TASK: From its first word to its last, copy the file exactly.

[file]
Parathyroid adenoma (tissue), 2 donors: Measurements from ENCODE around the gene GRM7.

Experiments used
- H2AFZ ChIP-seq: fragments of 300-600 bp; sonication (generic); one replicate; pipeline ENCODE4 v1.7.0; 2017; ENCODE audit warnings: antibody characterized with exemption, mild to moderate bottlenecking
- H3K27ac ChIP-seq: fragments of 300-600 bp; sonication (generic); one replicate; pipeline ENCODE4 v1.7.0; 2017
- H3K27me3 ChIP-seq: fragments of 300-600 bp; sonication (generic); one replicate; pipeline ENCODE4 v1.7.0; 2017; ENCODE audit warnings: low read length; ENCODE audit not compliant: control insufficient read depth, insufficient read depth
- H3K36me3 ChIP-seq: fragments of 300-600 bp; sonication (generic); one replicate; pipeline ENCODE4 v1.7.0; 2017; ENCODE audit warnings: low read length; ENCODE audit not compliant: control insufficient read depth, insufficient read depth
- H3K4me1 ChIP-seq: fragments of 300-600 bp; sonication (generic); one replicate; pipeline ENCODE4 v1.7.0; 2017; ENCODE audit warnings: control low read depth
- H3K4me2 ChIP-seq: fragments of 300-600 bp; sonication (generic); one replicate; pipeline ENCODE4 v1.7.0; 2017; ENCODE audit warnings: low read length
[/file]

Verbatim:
Parathyroid adenoma (tissue), 2 donors: Measurements from ENCODE around the gene GRM7.

Experiments used
- H2AFZ ChIP-seq: fragments of 300-600 bp; sonication (generic); one replicate; pipeline ENCODE4 v1.7.0; 2017; ENCODE audit warnings: antibody characterized with exemption, mild to moderate bottlenecking
- H3K27ac ChIP-seq: fragments of 300-600 bp; sonication (generic); one replicate; pipeline ENCODE4 v1.7.0; 2017
- H3K27me3 ChIP-seq: fragments of 300-600 bp; sonication (generic); one replicate; pipeline ENCODE4 v1.7.0; 2017; ENCODE audit warnings: low read length; ENCODE audit not compliant: control insufficient read depth, insufficient read depth
- H3K36me3 ChIP-seq: fragments of 300-600 bp; sonication (generic); one replicate; pipeline ENCODE4 v1.7.0; 2017; ENCODE audit warnings: low read length; ENCODE audit not compliant: control insufficient read depth, insufficient read depth
- H3K4me1 ChIP-seq: fragments of 300-600 bp; sonication (generic); one replicate; pipeline ENCODE4 v1.7.0; 2017; ENCODE audit warnings: control low read depth
- H3K4me2 ChIP-seq: fragments of 300-600 bp; sonication (generic); one replicate; pipeline ENCODE4 v1.7.0; 2017; ENCODE audit warnings: low read length